Wednesday, March 19, 2008

The Wright Path? Race, Patriotism, and GOP Election Strategy

The Republican Party has long been known for developing winning electoral coalitions around the issues of race, rights, and taxes. Often associated with the "Southern Strategy," the focus on the volatile topic of race has opened up the GOP to charges of insenstivity to the problems of minorities and the poor.

The question of race in 2008 is even greater than in past years, with the potential nomination of the nation's first African-American as the Democratic Party's standard-bearer. Can the GOP campaign effectively against a candidate who seems to personify a post-racial appeal?

The Politico takes a look at how questions of race and patriotism have been put on the agenda by Barack Obama's Wright controversy:

For months, Republican party officials have watched with increasing trepidation as Barack Obama has shattered fundraising records, packed arena after arena with shrieking fans and pulled in significant Republican and independent votes.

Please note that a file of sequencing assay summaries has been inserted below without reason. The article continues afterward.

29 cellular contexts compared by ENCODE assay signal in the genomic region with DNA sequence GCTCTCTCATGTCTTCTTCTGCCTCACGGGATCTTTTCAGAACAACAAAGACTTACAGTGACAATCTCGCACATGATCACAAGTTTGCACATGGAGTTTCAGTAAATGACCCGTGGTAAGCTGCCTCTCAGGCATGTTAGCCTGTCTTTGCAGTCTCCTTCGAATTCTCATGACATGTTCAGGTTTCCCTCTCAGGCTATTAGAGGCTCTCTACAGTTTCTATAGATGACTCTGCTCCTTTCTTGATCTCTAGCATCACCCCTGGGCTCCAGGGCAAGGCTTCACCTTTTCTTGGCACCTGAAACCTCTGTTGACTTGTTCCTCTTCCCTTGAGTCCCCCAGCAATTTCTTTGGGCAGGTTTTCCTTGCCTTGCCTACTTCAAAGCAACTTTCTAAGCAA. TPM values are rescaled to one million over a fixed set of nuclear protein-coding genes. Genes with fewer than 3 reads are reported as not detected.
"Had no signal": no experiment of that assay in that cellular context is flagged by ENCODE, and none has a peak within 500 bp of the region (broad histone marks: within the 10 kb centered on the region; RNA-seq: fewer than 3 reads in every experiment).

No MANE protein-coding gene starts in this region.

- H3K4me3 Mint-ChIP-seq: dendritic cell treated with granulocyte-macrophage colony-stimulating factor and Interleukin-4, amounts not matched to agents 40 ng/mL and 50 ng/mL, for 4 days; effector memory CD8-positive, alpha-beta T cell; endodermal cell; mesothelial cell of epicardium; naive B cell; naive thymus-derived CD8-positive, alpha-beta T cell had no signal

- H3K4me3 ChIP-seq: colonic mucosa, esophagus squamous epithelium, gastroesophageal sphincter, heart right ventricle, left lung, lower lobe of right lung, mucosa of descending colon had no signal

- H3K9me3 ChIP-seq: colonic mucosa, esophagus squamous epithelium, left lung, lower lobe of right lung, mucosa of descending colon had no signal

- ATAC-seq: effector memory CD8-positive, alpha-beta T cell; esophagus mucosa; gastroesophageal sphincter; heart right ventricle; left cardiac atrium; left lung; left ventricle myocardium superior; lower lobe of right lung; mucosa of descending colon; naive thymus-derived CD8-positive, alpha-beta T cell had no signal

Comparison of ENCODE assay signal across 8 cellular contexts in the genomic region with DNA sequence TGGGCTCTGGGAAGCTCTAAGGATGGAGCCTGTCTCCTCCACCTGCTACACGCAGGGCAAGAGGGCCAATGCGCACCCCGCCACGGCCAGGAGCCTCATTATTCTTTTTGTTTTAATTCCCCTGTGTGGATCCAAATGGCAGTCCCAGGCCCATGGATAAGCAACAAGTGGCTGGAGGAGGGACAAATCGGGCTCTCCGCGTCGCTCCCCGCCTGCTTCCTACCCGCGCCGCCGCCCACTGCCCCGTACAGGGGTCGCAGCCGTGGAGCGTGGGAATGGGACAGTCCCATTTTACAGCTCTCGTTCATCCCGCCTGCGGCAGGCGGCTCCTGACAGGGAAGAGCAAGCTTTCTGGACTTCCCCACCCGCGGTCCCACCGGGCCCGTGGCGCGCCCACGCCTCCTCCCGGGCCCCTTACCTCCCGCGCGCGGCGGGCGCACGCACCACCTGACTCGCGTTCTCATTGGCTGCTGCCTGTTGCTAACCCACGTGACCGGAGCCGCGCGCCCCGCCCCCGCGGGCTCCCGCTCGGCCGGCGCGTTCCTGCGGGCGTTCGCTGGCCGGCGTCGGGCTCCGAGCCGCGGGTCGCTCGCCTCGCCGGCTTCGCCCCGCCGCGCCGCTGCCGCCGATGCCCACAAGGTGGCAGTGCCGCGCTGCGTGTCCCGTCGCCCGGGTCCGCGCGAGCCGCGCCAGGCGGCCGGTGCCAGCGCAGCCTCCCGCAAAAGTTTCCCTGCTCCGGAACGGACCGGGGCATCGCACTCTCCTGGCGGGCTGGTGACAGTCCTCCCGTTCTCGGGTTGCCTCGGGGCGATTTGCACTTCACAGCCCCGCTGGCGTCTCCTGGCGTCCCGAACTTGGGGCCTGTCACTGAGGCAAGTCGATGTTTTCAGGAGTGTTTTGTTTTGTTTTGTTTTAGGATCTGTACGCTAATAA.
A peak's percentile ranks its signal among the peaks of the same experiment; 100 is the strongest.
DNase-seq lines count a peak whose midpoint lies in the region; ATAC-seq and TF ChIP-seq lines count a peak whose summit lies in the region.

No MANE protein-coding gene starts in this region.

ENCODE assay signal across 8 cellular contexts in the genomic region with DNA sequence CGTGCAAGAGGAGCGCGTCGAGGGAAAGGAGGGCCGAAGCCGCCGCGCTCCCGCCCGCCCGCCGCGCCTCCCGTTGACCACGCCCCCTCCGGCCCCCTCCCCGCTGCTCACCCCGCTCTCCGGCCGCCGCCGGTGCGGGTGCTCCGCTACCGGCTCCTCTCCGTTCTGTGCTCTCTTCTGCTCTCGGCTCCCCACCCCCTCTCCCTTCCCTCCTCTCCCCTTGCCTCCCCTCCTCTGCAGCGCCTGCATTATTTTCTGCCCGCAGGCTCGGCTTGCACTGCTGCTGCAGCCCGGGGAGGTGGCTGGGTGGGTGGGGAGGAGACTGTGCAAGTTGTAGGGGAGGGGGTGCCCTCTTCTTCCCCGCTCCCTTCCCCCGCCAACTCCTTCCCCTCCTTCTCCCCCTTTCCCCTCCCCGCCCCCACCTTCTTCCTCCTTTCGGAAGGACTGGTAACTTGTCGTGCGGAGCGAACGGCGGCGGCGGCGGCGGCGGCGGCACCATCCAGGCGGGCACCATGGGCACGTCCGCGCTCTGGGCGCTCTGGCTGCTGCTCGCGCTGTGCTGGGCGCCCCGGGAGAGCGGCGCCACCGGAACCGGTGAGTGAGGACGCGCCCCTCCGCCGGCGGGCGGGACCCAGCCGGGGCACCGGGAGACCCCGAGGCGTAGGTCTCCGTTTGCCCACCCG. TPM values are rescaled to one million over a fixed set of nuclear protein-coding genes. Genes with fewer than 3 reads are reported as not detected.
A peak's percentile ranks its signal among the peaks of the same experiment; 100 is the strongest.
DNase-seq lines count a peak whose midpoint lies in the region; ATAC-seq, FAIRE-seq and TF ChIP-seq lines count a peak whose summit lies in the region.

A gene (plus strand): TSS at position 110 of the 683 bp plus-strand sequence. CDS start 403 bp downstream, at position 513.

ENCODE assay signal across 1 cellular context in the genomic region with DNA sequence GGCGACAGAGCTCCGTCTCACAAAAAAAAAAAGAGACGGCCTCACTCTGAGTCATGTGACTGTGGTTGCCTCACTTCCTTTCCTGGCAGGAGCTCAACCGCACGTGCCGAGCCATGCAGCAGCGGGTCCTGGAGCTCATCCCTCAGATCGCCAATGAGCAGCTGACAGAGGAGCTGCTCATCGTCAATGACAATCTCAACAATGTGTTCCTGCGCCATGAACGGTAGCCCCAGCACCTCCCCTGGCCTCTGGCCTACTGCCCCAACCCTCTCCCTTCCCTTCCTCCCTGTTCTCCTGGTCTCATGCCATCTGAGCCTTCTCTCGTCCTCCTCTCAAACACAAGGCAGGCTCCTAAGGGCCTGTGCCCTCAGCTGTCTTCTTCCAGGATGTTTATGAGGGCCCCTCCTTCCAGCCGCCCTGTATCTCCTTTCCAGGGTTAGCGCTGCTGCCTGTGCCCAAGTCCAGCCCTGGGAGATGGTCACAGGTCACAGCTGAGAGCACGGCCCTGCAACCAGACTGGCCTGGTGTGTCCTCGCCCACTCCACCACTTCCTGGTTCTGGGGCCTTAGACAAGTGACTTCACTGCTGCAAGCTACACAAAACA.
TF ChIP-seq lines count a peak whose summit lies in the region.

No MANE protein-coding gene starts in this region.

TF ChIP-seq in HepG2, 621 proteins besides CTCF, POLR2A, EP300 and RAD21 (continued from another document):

Now, with the emergence of the notorious video portraying Rev. Jeremiah Wright damning the country, criticizing Israel, faulting U.S. policy for the attacks of Sept. 11 and generally lashing out against white America, GOP strategists believe they’ve finally found an antidote to Obamamania.

In their view, the inflammatory sermons by Obama’s pastor offer the party a pathway to victory if Obama emerges as the Democratic nominee. Not only will the video clips enable some elements of the party to define him as unpatriotic, they will also serve as a powerful motivating force for the conservative base.

In fact, the video trove has convinced some that, after months of praying for Hillary Clinton and the automatic enmity which she arouses, that they may actually have easier prey.

“For the first time, some Republicans are rethinking Hillary as their first choice,” said Alex Castellanos, a veteran media consultant who recently worked for Mitt Romney’s campaign.

Even Obama’s much-lauded Tuesday speech, which detailed his relationship with his church and focused on the issue of racial reconciliation, failed to shake the notion that Republicans had been given a rare political gift.
It's no wonder.

Wright's preachings are repudiated by nearly everyone in the United States.

The GOP rightly has an election issue of legitmate concern to a majority of Americans - people who truly love their country, and who differentiate between our actions as the leading democratic nation state, a nation in the lead in the West's progess on race, rights and political inclusion.